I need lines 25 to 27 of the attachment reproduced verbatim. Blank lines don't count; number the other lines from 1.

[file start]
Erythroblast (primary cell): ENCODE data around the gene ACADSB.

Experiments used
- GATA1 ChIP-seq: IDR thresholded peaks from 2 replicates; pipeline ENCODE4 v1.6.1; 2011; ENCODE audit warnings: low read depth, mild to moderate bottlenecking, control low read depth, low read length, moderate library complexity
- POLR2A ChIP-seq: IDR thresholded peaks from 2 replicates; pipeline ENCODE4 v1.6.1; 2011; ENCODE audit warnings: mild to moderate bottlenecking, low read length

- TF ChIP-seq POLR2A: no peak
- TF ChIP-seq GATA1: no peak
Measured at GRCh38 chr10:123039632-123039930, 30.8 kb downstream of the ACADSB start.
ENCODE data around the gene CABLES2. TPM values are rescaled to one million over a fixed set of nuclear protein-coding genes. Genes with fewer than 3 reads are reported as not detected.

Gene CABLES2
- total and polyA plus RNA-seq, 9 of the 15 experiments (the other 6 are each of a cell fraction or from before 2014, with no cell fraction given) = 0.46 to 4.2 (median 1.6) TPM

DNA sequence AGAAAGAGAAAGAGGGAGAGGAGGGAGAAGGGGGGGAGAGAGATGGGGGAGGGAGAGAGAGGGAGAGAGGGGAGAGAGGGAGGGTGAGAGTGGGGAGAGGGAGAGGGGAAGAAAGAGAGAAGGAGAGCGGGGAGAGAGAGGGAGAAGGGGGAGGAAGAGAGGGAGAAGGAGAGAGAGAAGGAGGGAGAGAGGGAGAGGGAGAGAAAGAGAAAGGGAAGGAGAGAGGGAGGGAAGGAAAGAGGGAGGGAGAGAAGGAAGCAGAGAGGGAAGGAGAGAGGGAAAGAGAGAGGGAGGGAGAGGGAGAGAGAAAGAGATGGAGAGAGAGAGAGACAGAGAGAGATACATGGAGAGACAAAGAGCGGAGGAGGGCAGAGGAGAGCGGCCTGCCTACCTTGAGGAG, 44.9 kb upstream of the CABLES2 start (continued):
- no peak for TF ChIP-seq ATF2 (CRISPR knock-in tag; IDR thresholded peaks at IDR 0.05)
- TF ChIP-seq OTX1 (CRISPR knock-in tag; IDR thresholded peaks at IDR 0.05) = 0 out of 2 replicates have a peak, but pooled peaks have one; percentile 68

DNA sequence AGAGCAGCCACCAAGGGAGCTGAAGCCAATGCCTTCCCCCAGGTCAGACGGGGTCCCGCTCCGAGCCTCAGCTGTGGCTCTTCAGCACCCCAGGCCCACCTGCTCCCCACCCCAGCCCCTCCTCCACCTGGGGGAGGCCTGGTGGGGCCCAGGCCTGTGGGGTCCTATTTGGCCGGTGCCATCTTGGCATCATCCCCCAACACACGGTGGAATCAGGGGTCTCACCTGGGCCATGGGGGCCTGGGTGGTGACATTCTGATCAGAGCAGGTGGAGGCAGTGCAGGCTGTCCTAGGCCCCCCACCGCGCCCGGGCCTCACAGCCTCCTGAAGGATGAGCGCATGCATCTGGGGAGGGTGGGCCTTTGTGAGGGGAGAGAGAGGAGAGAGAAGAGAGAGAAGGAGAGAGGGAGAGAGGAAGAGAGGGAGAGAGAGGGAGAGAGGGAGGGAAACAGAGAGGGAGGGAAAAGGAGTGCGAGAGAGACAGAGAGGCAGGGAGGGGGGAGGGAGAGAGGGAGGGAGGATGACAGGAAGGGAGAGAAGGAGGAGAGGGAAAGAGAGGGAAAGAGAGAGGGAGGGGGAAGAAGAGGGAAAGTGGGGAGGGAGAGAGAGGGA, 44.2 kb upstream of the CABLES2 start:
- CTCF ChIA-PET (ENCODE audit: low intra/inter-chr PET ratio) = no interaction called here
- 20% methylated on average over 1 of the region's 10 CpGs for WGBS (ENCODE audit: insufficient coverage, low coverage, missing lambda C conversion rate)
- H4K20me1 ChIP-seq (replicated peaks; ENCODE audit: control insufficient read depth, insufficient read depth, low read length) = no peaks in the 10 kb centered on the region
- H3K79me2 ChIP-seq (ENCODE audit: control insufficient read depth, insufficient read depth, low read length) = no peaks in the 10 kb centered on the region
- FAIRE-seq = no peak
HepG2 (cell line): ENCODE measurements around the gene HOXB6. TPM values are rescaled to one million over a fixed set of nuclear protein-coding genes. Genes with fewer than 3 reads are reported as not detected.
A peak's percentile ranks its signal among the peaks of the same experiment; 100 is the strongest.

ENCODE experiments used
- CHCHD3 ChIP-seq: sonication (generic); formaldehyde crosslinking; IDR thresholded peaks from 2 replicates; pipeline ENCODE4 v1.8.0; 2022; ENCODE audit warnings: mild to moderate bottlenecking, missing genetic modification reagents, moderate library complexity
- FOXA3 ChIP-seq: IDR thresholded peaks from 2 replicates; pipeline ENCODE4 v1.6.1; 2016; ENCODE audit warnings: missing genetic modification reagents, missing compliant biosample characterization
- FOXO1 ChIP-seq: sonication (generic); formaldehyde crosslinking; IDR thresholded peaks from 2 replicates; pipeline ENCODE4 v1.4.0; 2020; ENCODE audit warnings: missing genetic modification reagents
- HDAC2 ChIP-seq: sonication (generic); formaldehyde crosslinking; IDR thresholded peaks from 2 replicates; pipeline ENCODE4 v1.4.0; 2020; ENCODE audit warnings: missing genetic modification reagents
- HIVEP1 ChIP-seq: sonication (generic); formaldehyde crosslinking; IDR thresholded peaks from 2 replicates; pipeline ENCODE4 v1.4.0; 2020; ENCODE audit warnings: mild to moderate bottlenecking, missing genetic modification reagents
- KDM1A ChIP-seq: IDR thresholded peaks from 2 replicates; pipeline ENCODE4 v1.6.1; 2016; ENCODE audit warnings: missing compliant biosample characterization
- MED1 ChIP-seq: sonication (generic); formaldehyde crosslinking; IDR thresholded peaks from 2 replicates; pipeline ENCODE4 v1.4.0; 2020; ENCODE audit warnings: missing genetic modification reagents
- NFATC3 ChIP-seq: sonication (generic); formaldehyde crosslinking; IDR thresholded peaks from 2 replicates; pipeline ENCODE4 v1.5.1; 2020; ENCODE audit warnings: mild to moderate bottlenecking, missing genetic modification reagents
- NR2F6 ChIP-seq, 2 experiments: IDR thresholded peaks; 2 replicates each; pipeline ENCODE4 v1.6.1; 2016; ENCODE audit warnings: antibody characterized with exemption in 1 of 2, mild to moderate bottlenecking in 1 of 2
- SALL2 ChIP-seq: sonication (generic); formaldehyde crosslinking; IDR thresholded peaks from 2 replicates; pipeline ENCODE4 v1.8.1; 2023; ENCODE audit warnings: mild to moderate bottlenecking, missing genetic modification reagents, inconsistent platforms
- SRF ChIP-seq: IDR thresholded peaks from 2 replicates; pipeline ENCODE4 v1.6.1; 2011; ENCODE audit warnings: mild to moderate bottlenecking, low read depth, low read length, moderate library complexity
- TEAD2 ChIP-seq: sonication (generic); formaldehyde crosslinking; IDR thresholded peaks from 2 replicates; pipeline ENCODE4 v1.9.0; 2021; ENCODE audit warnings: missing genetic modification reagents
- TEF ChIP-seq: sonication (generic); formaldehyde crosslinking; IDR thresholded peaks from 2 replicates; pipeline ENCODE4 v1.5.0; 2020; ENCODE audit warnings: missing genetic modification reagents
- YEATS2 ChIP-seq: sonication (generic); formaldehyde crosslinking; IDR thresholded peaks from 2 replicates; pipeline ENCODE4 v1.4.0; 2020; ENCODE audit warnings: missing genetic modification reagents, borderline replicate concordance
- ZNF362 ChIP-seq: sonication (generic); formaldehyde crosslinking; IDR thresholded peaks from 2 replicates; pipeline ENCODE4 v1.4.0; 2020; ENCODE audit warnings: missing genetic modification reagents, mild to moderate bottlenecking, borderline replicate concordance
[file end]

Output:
- FOXO1 ChIP-seq: sonication (generic); formaldehyde crosslinking; IDR thresholded peaks from 2 replicates; pipeline ENCODE4 v1.4.0; 2020; ENCODE audit warnings: missing genetic modification reagents
- HDAC2 ChIP-seq: sonication (generic); formaldehyde crosslinking; IDR thresholded peaks from 2 replicates; pipeline ENCODE4 v1.4.0; 2020; ENCODE audit warnings: missing genetic modification reagents
- HIVEP1 ChIP-seq: sonication (generic); formaldehyde crosslinking; IDR thresholded peaks from 2 replicates; pipeline ENCODE4 v1.4.0; 2020; ENCODE audit warnings: mild to moderate bottlenecking, missing genetic modification reagents